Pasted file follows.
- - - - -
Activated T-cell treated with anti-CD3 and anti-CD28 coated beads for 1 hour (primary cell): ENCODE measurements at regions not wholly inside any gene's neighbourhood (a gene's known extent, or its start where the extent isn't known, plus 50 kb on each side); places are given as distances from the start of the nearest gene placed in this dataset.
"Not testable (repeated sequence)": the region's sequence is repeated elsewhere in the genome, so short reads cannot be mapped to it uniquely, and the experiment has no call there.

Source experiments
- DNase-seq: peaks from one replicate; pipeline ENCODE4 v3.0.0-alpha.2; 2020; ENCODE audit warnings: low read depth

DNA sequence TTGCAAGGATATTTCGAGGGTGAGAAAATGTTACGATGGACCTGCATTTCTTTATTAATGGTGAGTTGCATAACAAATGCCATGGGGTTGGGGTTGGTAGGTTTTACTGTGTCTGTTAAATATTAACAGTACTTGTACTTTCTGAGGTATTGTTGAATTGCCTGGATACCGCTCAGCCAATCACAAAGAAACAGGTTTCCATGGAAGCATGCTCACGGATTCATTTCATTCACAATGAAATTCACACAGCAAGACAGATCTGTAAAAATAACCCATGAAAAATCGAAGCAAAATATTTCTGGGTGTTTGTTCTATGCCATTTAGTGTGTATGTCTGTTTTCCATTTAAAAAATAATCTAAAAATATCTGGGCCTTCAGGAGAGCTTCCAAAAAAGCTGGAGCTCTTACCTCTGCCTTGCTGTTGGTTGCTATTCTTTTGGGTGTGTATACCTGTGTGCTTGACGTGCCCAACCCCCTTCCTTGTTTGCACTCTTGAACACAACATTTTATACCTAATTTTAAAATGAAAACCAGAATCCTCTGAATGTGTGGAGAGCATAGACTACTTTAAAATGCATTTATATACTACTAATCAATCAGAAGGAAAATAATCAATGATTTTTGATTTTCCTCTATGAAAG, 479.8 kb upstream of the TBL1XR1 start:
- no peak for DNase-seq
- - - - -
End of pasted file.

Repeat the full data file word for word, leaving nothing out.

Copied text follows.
Activated T-cell treated with anti-CD3 and anti-CD28 coated beads for 1 hour (primary cell): ENCODE measurements at regions not wholly inside any gene's neighbourhood (a gene's known extent, or its start where the extent isn't known, plus 50 kb on each side); places are given as distances from the start of the nearest gene placed in this dataset.
"Not testable (repeated sequence)": the region's sequence is repeated elsewhere in the genome, so short reads cannot be mapped to it uniquely, and the experiment has no call there.

Source experiments
- DNase-seq: peaks from one replicate; pipeline ENCODE4 v3.0.0-alpha.2; 2020; ENCODE audit warnings: low read depth

DNA sequence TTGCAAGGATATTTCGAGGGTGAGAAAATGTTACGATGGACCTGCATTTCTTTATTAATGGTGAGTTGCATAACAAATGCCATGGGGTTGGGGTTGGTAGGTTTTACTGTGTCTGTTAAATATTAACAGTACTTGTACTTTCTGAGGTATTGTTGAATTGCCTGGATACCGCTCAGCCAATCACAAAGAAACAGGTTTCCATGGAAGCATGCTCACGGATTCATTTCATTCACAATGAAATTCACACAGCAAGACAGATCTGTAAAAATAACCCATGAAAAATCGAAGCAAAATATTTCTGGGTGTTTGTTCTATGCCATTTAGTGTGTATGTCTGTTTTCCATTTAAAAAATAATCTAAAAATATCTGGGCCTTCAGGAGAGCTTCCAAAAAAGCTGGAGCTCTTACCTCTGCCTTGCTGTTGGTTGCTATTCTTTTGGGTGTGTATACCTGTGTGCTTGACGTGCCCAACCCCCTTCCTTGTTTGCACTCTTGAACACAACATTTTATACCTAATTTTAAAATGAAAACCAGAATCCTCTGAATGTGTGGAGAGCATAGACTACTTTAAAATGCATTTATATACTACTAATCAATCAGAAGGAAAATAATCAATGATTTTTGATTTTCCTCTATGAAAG, 479.8 kb upstream of the TBL1XR1 start:
- no peak for DNase-seq